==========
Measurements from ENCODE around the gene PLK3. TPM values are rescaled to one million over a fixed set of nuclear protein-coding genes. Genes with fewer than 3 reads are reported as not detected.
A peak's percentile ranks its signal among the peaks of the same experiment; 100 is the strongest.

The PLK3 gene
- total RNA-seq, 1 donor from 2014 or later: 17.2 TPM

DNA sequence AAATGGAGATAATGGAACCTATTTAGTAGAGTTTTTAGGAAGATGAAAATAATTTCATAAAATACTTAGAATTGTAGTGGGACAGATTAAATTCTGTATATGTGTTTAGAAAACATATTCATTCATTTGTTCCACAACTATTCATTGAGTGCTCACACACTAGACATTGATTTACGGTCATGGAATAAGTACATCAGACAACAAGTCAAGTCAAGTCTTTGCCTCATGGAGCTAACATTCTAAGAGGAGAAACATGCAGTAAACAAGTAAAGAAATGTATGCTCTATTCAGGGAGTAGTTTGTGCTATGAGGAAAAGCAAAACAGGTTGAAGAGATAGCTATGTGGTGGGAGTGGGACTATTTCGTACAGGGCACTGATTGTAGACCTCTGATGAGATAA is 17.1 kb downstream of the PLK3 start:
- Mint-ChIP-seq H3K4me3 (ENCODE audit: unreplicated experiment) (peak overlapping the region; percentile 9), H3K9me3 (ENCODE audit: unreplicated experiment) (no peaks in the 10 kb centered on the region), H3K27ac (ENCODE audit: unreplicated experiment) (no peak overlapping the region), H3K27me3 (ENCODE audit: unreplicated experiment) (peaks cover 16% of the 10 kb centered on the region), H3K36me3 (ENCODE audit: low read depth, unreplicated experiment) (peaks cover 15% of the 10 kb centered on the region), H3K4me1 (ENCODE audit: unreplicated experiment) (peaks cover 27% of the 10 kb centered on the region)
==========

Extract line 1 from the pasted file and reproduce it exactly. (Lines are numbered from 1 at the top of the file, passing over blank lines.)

Measurements from ENCODE around the gene PLK3. TPM values are rescaled to one million over a fixed set of nuclear protein-coding genes. Genes with fewer than 3 reads are reported as not detected.